Since my post on the Telco 2.0 blog about the hype around embedded-3G notebooks, I've been closely scrutinising ongoing developments in the area.
I'd say things are playing out pretty much as I expected.
Keith McMahon - who is much more bullish on this trend than me - pointed out a report that Toshiba is expecting to embed 3G across its range of business notebooks, in Europe at least. I suspect that not all such devices will actually ship with 3G modules - otherwise various corporate IT departments not wishing to enable HSPA access for all employees will be busy with their screwdrivers, and there will be lots of unused modules appearing on eBay.
Conversely, Apple's recent MacBook launches were conspicuous in their lack of any mention of mobile broadband at all. Many Mac fans are not entirely gruntled by this. However, the ever-present Apple rumour-mill has been whispering about WiMAX coming soon, though.
HP is sitting firmly on the fence, announcing that its new netbooks will come with "optional" WWAN modules - which tallies with my view that embeddable rather than actually embedded by default is the way the market will go in 2009.
AT&T is reported to be subsidising built-in 3G in Lenovo notebooks to the tune of $150. Given the recent hit that AT&T has taken on acquiring (and subsidising) iPhones, I wonder if they'll be giving module-supplier Ericsson (among the keenest of proponents of the concept) a nudge to underwrite some of the costs.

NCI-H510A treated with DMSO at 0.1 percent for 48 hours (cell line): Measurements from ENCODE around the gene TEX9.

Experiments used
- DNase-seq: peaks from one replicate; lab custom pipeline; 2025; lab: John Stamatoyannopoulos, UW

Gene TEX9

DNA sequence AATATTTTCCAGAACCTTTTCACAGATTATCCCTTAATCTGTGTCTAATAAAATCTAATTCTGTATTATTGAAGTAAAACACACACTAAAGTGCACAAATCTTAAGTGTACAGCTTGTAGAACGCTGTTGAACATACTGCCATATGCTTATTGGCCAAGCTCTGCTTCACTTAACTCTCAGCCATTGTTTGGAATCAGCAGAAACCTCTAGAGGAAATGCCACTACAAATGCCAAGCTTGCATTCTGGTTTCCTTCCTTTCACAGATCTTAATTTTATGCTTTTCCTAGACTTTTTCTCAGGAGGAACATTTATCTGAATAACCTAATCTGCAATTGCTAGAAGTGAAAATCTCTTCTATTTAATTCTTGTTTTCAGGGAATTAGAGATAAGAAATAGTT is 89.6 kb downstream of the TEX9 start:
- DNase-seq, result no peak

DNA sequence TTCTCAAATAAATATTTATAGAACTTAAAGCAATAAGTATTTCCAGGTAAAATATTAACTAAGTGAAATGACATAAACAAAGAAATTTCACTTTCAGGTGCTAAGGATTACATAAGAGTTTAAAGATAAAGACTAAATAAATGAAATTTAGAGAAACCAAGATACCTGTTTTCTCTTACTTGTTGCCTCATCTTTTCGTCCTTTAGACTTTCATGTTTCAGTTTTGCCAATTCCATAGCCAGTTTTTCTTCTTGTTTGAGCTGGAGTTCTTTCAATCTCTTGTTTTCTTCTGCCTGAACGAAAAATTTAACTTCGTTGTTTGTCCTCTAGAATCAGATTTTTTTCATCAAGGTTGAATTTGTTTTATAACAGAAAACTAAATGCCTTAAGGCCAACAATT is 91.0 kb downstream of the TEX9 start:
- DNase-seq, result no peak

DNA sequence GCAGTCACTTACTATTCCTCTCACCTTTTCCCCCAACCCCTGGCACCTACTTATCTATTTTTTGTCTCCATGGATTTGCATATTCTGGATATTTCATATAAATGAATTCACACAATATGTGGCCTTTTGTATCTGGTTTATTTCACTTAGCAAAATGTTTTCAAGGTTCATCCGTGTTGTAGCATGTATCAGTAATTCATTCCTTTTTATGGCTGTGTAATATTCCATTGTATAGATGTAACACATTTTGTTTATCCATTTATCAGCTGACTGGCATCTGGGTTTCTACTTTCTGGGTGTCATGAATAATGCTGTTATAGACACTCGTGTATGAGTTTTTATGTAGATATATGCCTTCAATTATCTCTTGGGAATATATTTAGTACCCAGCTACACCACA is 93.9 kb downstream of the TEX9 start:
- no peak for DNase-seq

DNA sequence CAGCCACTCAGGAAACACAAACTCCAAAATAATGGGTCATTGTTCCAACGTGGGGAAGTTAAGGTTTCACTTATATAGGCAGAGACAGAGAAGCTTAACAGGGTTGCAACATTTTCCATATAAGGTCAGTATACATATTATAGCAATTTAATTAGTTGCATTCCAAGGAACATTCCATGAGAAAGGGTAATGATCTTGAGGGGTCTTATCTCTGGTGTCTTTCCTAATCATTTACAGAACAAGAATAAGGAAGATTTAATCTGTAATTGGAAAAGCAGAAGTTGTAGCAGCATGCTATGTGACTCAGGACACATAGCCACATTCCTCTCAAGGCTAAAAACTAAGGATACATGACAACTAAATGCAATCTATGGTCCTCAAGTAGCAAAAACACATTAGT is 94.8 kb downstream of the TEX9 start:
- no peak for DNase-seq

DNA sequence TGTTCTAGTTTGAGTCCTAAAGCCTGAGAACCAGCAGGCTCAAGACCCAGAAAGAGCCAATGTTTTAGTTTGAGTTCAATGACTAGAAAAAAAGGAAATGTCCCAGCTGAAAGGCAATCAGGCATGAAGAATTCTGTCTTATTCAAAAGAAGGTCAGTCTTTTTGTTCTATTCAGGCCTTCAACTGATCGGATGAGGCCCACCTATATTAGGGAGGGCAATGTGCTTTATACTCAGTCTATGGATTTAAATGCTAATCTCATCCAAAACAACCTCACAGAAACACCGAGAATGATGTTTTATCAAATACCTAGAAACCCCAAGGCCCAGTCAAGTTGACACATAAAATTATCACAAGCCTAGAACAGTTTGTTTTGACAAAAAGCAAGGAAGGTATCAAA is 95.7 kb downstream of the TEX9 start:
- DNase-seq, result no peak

And just by way of a "mystery shopper" test, I asked the manager of my local (large) branch of Carphone Warehouse about 3G notebooks. CPW, for those readers outside the UK, is aggressively targetting the notebook market, with large in-store displays of "free" laptops and netbooks tied to either fixed-DSL or 3G contracts, on a variety of mobile operators and its own home broadband. He said he'd heard about this approach (as he should, as a Vodafone shop selling Dell Mini 9's is only about 50 metres away), but seemed pretty vague and unexcited by the prospect of it appearing in his store any time soon.
And lastly, a tidbit for anyone who's bothered to read this far. For 2009, I'm forecasting 10.9 million shipments of WWAN-embedded PCs.
If you want to see similar forecasts out to 2014, as well as predictions for MIDs, and also installed-base and actual subscriber figures, you'll be wanting to purchase a copy of the new Mobile Broadband Computing research report. Register your interest with me at information AT disruptive-analysis.com , and I'll send you a free summary as soon as it's published.